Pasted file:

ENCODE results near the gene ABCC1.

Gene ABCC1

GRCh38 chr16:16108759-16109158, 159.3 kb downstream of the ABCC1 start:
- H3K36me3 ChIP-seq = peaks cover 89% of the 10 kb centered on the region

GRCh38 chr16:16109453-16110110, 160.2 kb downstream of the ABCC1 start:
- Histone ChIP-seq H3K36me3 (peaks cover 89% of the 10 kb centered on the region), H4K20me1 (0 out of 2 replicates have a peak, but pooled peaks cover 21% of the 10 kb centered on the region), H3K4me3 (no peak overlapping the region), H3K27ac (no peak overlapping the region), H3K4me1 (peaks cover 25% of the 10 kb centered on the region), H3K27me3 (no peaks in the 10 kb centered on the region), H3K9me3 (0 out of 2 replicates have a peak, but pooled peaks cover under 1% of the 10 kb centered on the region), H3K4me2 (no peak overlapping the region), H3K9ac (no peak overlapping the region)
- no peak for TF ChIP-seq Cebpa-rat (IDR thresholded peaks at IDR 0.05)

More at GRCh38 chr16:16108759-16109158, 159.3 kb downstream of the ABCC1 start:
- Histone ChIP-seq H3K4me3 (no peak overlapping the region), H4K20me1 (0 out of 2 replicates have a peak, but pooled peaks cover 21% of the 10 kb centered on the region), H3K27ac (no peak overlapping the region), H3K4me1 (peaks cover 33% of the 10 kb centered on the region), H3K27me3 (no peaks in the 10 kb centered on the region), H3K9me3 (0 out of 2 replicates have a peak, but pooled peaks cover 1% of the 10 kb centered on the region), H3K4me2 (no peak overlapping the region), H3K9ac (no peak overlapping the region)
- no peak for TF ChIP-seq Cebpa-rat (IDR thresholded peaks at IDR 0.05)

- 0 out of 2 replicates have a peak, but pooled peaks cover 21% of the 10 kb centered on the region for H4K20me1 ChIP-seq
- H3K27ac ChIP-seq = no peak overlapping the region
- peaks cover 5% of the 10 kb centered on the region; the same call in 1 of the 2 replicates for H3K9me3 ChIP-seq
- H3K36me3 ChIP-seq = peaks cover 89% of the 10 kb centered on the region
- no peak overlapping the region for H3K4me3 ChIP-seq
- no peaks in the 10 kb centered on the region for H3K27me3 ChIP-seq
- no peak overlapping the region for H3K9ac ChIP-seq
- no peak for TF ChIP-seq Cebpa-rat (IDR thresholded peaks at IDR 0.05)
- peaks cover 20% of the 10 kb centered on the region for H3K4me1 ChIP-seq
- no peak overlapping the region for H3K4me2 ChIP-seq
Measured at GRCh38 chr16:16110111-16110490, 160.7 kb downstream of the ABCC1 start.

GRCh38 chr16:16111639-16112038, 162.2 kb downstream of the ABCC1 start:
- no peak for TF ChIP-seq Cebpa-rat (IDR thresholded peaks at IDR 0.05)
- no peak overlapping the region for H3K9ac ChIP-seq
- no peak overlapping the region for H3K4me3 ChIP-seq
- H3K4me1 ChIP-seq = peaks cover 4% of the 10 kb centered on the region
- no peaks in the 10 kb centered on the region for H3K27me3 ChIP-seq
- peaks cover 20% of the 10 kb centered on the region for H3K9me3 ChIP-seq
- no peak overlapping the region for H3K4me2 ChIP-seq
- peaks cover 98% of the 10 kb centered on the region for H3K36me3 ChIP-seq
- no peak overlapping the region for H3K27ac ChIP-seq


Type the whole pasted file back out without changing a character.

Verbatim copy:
ENCODE results near the gene ABCC1.

Gene ABCC1

GRCh38 chr16:16108759-16109158, 159.3 kb downstream of the ABCC1 start:
- H3K36me3 ChIP-seq = peaks cover 89% of the 10 kb centered on the region

GRCh38 chr16:16109453-16110110, 160.2 kb downstream of the ABCC1 start:
- Histone ChIP-seq H3K36me3 (peaks cover 89% of the 10 kb centered on the region), H4K20me1 (0 out of 2 replicates have a peak, but pooled peaks cover 21% of the 10 kb centered on the region), H3K4me3 (no peak overlapping the region), H3K27ac (no peak overlapping the region), H3K4me1 (peaks cover 25% of the 10 kb centered on the region), H3K27me3 (no peaks in the 10 kb centered on the region), H3K9me3 (0 out of 2 replicates have a peak, but pooled peaks cover under 1% of the 10 kb centered on the region), H3K4me2 (no peak overlapping the region), H3K9ac (no peak overlapping the region)
- no peak for TF ChIP-seq Cebpa-rat (IDR thresholded peaks at IDR 0.05)

More at GRCh38 chr16:16108759-16109158, 159.3 kb downstream of the ABCC1 start:
- Histone ChIP-seq H3K4me3 (no peak overlapping the region), H4K20me1 (0 out of 2 replicates have a peak, but pooled peaks cover 21% of the 10 kb centered on the region), H3K27ac (no peak overlapping the region), H3K4me1 (peaks cover 33% of the 10 kb centered on the region), H3K27me3 (no peaks in the 10 kb centered on the region), H3K9me3 (0 out of 2 replicates have a peak, but pooled peaks cover 1% of the 10 kb centered on the region), H3K4me2 (no peak overlapping the region), H3K9ac (no peak overlapping the region)
- no peak for TF ChIP-seq Cebpa-rat (IDR thresholded peaks at IDR 0.05)

- 0 out of 2 replicates have a peak, but pooled peaks cover 21% of the 10 kb centered on the region for H4K20me1 ChIP-seq
- H3K27ac ChIP-seq = no peak overlapping the region
- peaks cover 5% of the 10 kb centered on the region; the same call in 1 of the 2 replicates for H3K9me3 ChIP-seq
- H3K36me3 ChIP-seq = peaks cover 89% of the 10 kb centered on the region
- no peak overlapping the region for H3K4me3 ChIP-seq
- no peaks in the 10 kb centered on the region for H3K27me3 ChIP-seq
- no peak overlapping the region for H3K9ac ChIP-seq
- no peak for TF ChIP-seq Cebpa-rat (IDR thresholded peaks at IDR 0.05)
- peaks cover 20% of the 10 kb centered on the region for H3K4me1 ChIP-seq
- no peak overlapping the region for H3K4me2 ChIP-seq
Measured at GRCh38 chr16:16110111-16110490, 160.7 kb downstream of the ABCC1 start.

GRCh38 chr16:16111639-16112038, 162.2 kb downstream of the ABCC1 start:
- no peak for TF ChIP-seq Cebpa-rat (IDR thresholded peaks at IDR 0.05)
- no peak overlapping the region for H3K9ac ChIP-seq
- no peak overlapping the region for H3K4me3 ChIP-seq
- H3K4me1 ChIP-seq = peaks cover 4% of the 10 kb centered on the region
- no peaks in the 10 kb centered on the region for H3K27me3 ChIP-seq
- peaks cover 20% of the 10 kb centered on the region for H3K9me3 ChIP-seq
- no peak overlapping the region for H3K4me2 ChIP-seq
- peaks cover 98% of the 10 kb centered on the region for H3K36me3 ChIP-seq
- no peak overlapping the region for H3K27ac ChIP-seq